Data collection occurred between April 2013 and October 2013. Personnel working in three different processing plants namely milk and dairy products, meat and poultry products as well as frozen/canned vegetable products were eligible to participate. Two hundred participants formally consented to involvement. Participants were verbally surveyed to gather information about age, gender, marital status, education and potential risk factor including duration in work, hand wash habit, presence of inflammatory skin condition and smoking.

2.2. Microbiological Analysis

Participant’s hands and faces were well swabbed. Swabs were transferred to brain heart infusion broth, incubated at 37˚C for 24 h and streaked onto the surface of Baird-Parker Agar Base plates (Oxoid CM0275, Basinggstoke, Hants, UK) supplemented with egg-yolk tellurite emulsion (Oxoid SR 0054) and aerobically incubated at 37˚C for 24 - 48 h. Three colonies per sample, showing typical colonial morphology of coagulase-positive Staphylococci, were subjected to Gram-staining, coagulase and catalase test. Gram, coagulase and catalase positive strains were confirmed with an agglutination Staphyloccci Plus test (Oxoid). Thereafter they were biochemically identified with API staph identification System for Staphylococcus aureus (bioMerieux Marcy— I’Etoile, France). Definitive identification was based on the presence of DNA using DN-ase test, the presence of protein A and clumping factor using SLIDEX Staph plus (bioMerieux Marcy—I’Etoile, France). A strain of S. aureus NCTC 10788 (obtained from food science department, University of Wisconsin-Madison, US) was used as a reference strain.

Only one identified isolate, per positive individual, was investigated using an immunological technique to verify its ability to synthesize staphylococcal enterotoxin(s). The strains were grown in 10 ml of tryptone soya broth (CM0219B, Oxoid) by shaking aerobically for 16 - 18 h at 37˚C. After centrifugation at 9000 × g for 20 min at 4˚C, the supernatant was tested for presence of staphylococcal enterotoxins and typed using Staphylococcal Enterotoxin Test Reversed Passive Latex Agglutination (SET-RPLA) (TD900 Oxoid Basinkstoke, Hampshire, UK) as recommended by the manufacturer’s protocol. Negative controls were used with all the tested samples.

2.3. Statistical Analysis

Data collected were statistically analyzed using SAS version 8 (SAS Institute, Cary, NC, US). Proportions were compared using Pearson Chi-Square tests. The level of statistical significance was set at a P-value ≤ 0.05.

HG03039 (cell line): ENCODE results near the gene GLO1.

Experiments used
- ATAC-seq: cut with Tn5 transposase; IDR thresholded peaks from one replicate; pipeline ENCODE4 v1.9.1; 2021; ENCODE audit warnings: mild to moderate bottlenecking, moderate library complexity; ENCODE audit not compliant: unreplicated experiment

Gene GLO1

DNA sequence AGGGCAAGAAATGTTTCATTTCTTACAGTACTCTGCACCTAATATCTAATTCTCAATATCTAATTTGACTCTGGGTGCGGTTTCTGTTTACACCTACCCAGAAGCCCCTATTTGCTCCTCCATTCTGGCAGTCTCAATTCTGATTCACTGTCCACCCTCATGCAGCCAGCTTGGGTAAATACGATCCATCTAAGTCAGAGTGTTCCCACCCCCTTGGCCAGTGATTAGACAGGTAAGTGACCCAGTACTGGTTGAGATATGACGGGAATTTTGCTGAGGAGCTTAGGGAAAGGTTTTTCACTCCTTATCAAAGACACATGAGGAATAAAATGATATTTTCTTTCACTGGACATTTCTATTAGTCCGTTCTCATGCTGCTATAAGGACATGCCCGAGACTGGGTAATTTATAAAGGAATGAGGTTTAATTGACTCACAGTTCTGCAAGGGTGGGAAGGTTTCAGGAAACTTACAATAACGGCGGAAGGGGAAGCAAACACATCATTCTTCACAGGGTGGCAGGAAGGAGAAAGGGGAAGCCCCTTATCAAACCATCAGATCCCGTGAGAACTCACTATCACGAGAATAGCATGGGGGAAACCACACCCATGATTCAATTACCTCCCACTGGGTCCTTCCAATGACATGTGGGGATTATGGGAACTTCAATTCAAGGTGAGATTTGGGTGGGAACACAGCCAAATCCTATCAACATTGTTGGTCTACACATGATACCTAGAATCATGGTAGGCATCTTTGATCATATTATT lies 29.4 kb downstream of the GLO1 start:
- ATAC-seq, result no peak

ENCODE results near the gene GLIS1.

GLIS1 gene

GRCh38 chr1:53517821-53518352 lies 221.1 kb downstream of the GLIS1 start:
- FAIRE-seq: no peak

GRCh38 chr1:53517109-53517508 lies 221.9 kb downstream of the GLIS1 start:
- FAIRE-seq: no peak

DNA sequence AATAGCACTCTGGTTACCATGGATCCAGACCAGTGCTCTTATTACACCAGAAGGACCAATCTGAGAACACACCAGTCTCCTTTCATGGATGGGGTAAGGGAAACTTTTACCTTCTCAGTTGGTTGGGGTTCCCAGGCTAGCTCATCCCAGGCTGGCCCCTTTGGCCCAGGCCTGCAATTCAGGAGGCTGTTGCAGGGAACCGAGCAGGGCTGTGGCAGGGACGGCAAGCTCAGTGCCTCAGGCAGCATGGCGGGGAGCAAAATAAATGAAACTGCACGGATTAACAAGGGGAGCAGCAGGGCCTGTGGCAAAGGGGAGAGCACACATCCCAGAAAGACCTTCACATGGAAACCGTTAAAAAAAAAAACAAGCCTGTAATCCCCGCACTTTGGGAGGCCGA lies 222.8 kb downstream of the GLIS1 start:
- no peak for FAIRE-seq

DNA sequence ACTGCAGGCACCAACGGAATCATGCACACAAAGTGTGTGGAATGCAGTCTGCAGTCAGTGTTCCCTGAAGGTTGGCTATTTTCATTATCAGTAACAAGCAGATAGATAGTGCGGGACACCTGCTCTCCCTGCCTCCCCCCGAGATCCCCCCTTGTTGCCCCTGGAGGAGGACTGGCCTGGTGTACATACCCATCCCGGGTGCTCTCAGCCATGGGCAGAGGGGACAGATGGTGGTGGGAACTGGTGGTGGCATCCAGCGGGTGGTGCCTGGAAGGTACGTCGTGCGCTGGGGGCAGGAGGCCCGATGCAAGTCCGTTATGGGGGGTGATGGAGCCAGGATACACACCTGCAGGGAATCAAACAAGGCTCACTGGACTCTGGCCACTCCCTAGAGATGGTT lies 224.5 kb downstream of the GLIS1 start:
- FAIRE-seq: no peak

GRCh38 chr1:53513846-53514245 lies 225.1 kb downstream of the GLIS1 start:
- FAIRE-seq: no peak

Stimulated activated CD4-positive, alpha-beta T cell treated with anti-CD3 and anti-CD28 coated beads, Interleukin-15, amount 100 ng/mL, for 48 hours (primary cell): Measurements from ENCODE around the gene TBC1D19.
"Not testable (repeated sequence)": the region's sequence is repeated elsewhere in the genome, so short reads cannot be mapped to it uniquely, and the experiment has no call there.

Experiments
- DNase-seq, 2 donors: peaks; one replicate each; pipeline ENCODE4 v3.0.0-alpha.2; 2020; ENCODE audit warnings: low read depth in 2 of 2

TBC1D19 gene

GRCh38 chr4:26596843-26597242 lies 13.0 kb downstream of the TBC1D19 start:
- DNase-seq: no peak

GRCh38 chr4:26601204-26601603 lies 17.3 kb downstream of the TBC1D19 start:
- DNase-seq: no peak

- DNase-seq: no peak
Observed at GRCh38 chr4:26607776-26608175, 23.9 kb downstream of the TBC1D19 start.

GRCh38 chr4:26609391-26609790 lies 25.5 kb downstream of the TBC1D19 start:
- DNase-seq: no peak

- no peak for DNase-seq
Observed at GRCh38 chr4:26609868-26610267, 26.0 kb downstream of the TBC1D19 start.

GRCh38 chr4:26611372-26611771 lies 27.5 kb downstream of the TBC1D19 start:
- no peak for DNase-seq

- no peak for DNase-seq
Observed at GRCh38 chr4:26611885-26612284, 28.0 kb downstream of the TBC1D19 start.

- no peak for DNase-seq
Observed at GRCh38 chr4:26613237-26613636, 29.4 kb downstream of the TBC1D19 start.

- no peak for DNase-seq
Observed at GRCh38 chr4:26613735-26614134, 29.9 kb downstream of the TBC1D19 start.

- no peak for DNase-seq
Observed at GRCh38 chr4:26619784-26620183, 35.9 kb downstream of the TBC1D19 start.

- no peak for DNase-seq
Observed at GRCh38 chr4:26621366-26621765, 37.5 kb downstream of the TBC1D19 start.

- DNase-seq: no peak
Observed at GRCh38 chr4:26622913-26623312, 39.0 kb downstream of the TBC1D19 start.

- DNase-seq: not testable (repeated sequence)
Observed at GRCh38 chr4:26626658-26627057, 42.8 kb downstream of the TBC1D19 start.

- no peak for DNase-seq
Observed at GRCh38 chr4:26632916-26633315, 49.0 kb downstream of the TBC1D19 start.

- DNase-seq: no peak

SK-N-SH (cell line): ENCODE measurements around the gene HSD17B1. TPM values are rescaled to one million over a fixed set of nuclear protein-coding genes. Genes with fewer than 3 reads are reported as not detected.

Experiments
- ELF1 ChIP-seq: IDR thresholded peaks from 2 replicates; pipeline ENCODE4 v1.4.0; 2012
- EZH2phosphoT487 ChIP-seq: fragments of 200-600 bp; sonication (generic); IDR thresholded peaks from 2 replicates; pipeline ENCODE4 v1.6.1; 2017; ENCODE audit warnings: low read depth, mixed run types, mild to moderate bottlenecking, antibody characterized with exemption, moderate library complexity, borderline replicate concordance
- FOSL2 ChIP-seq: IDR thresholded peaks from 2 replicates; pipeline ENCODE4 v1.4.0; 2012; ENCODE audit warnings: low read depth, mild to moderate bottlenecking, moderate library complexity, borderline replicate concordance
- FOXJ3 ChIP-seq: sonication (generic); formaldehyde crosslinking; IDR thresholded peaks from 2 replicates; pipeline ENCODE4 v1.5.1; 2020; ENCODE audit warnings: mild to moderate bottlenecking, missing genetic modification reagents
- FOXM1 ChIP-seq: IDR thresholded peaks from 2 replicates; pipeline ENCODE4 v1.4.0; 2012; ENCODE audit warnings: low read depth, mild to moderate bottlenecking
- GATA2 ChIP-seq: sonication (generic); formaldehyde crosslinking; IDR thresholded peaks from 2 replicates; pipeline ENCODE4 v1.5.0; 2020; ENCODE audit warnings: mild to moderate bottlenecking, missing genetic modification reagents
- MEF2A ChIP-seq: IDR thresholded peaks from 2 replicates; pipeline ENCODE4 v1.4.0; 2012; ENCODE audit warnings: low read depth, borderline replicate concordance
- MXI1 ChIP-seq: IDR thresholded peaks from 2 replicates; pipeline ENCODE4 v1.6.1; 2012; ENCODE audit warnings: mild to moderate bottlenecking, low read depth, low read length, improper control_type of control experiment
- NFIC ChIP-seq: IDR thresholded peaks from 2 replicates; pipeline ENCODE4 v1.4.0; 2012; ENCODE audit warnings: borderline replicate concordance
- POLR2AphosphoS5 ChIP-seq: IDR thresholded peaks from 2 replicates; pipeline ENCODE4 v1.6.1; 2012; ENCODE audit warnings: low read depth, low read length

3. Results and Discussion

Of the 200 participants, seventy five (38%) were positive for S. aureus skin carriage of which 37% harboured enterotoxigenic strains as presented in Table 1. S. aureus colonization rates in the general population are estimated to be approximately 20% - 32% [4] . The present study recorded a prevalence rate (38%) that is slightly higher than the general population estimates. In spite of this, a 38% carriage rate is within the ranges reported in several studies of food handlers in different food settings. A cross-sectional study conducted among 127 food handlers working in cafeterias in Ethiopia indicated that 16.5% of fingernail contents of the food handlers were cultured positive for S. aureus [7] . Another study done in Botswana reported that an even higher proportion (57.5% out of 200 food handlers) tested positive for S. aureus [8] . Prevalence of enterotoxigenic S. aureus in food handlers is variable between industries and countries. Prevalence estimates from several small studies ranged from 2% of food handlers in Italy (n = 545) [9] , 12% of flight-catering staff in Finland (n = 136) [10] , 19% of restaurant workers in Chile (n = 102) [11] to 62% of fish processing factory workers in India (n = 87) [12] . In a study of nasal carriage of S. aureus amongst food handlers by the same investigators [13] , a nasal carriage rate of 31% was reported that is higher than the skin carriage rate recorded in the current investigation. Although nasal carriage is expected to be higher than skin carriage, incompliance to strict Good Manufacturin Practice procedures in food settings may attribute to such finding. There exists a variation among S. aureus prevalence within regions, countries and even inside each country. Furthermore, studies target different populations encompassing students, hospital workers, infants, geriatrics, food handlers etc. and study carriage with respect to certain standard variables (viz., age, sex, health status, antibiotic intervention in a given time frame and others) within that group.